The Kids Online Safety Act (KOSA) creates a duty of care that a covered platform must act in the best interests of a minor who uses it and includes a duty to prevent and mitigate physical, emotional, developmental, material harms. KOSA provides families with the tools, safeguards, and transparency they need to protect against threats to children’s health and well-being online. The bill also ensures that parents and policymakers can assess whether social media platforms are taking meaningful steps to address risks to kids.
The Children and Teens’ Online Privacy Protection Act (COPPA) will strengthen protections for children and include minors up to age 16 in those protections from the collection, use and disclosure of personal information.
“Both of these bills have the potential to significantly improve young people’s wellbeing by transforming the digital environment for children and teens. Congress must solidify its commitment to the youngest generations by instituting these protections,” Hawkins concluded.

Let your voice be heard!
Reach out to your local representative and make it known that KOSA and COPPA must be passed.
To learn how, visit NCOSE's page here

Protecting Kids on Social Media Act: HR1291 

WASHINGTON (February 2, 2023) - Today, Rep. Chris Stewart (R-UT) introduced the Social Media Child Protection Act, which would make it unlawful for social media platforms to provide access to children under the age of 16. The rates of teen and adolescent depression, anxiety, and suicide have risen at unprecedented levels since the emergence of social media.

“Our nation’s young people are facing an unprecedented mental health crisis,” said Rep. Stewart. “More than 40 percent of teenagers say that they struggle with feelings of sadness or hopelessness, and more than half of parents express concern over their children’s mental well-being. There has never been a generation this depressed, anxious, and suicidal – it’s our responsibility to protect them from the root cause: social media.

“To all those who say this would be an overstep by our government, I understand your concern. And I share your ideological belief that more government usually makes life worse, not better. But we have countless protections for our children in the physical world – we require car seats and seat belts; we have fences around pools; we have a minimum drinking age of 21; and we have a minimum driving age of 16. The damage to Generation Z from social media is undeniable – so why are there no protections in the digital world? It’s well past time that we take bold, comprehensive action for the sake of our kids.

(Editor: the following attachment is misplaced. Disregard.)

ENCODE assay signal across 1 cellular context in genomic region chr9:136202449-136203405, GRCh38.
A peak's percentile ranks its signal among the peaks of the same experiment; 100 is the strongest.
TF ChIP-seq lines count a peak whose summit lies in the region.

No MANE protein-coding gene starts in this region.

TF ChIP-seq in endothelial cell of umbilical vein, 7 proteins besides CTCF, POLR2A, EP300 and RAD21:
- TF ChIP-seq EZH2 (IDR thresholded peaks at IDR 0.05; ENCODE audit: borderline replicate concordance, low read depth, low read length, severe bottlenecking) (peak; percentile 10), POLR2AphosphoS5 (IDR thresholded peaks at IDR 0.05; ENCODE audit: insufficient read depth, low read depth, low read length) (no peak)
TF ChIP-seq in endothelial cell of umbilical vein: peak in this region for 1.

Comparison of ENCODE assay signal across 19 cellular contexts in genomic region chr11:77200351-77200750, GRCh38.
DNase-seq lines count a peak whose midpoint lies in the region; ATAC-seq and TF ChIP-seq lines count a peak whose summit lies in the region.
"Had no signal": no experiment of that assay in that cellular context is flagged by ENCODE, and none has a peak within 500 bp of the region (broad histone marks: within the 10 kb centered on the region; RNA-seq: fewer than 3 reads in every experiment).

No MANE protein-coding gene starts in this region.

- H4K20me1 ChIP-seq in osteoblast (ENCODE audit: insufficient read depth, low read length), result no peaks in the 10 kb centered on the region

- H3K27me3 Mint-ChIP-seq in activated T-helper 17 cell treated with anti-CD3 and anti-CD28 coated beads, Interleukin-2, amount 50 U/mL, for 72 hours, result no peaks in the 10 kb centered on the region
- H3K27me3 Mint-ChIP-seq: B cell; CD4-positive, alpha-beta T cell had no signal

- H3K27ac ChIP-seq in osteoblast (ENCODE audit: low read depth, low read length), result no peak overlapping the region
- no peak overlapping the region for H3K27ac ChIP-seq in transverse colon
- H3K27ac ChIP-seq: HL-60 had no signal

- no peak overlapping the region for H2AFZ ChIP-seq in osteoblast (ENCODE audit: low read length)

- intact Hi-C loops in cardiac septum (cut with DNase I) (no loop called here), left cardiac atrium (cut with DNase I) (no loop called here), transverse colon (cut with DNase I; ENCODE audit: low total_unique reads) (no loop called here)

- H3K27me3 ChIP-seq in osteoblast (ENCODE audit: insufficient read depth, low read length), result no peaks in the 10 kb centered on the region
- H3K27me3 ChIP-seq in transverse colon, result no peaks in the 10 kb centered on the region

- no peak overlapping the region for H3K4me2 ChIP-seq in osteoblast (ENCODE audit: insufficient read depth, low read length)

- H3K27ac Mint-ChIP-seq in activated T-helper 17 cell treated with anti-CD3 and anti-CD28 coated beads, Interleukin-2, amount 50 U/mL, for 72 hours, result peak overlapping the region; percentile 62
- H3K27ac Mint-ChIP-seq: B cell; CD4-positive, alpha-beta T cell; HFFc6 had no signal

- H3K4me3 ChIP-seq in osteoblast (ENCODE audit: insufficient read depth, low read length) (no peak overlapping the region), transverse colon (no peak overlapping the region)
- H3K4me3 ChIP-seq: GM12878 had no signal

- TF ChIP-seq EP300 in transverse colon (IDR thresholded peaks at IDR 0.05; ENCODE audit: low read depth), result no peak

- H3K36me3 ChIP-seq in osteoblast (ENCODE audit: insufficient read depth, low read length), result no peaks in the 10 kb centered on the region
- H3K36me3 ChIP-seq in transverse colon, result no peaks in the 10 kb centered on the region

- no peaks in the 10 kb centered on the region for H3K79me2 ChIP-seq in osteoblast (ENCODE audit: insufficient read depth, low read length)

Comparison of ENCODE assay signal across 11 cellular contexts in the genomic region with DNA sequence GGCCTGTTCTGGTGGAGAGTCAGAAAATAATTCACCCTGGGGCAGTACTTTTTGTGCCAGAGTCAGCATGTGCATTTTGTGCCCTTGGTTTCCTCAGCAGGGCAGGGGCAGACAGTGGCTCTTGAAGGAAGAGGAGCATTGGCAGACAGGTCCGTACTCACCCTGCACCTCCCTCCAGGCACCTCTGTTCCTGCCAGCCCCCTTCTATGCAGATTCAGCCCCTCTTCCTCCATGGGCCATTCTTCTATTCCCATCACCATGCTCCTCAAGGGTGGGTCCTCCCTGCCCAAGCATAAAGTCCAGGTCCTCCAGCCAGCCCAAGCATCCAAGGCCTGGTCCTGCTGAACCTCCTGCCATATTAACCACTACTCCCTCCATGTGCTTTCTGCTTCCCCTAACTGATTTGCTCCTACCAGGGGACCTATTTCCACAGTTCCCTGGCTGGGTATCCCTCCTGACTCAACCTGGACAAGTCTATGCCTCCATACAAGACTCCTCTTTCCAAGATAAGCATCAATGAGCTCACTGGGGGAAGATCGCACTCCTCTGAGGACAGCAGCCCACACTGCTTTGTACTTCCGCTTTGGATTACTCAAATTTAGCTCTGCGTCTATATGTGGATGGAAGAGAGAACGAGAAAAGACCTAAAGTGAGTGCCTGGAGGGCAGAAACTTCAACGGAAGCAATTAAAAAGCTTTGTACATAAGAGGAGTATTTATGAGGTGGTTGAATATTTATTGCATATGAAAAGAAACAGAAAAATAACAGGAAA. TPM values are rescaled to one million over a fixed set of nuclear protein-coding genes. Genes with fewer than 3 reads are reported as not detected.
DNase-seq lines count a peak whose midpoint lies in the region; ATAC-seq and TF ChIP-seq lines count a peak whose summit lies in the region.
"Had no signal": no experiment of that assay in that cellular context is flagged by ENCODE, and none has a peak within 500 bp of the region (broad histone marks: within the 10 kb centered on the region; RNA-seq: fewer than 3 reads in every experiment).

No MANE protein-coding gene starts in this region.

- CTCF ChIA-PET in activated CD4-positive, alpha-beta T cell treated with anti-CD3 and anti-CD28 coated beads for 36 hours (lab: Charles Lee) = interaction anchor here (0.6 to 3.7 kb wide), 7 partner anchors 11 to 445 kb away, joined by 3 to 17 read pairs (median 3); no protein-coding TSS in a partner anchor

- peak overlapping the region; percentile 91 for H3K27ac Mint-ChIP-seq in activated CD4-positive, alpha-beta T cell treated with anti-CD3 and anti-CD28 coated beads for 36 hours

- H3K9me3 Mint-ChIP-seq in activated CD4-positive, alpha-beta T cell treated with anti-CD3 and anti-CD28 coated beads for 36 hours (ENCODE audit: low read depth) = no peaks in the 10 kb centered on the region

“President Biden recently wrote that ‘…young people are struggling with bullying, violence, trauma and mental health. We must hold social-media companies accountable for the experiment they are running on our children for profit.’ And the Surgeon General recently stated that adolescents shouldn’t be given access to social media until they’re at least 16 years old. This legislation is a real opportunity for bipartisanship in a divided Congress. Let’s get to work and give our nation’s young people the protections they so desperately need.”

The Social Media Child Protection Act makes it unlawful for social media platforms to provide access to children under the age of 16. It also…

1. Makes it the social media platform's responsibility to verify age (using methods like ID verification);
2. Requires social media platforms to establish and maintain reasonable procedures to protect the confidentiality, security, and integrity of personal information collected from users and perspective users;
3. Gives the authority to the State to bring a civil action on behalf of its residents;
4. Gives parents a private right of action on behalf of their children;
5. Directs the FTC to prevent any social media platform from violating these regulations including implementing fines for violations. 

(Stewart, 2023)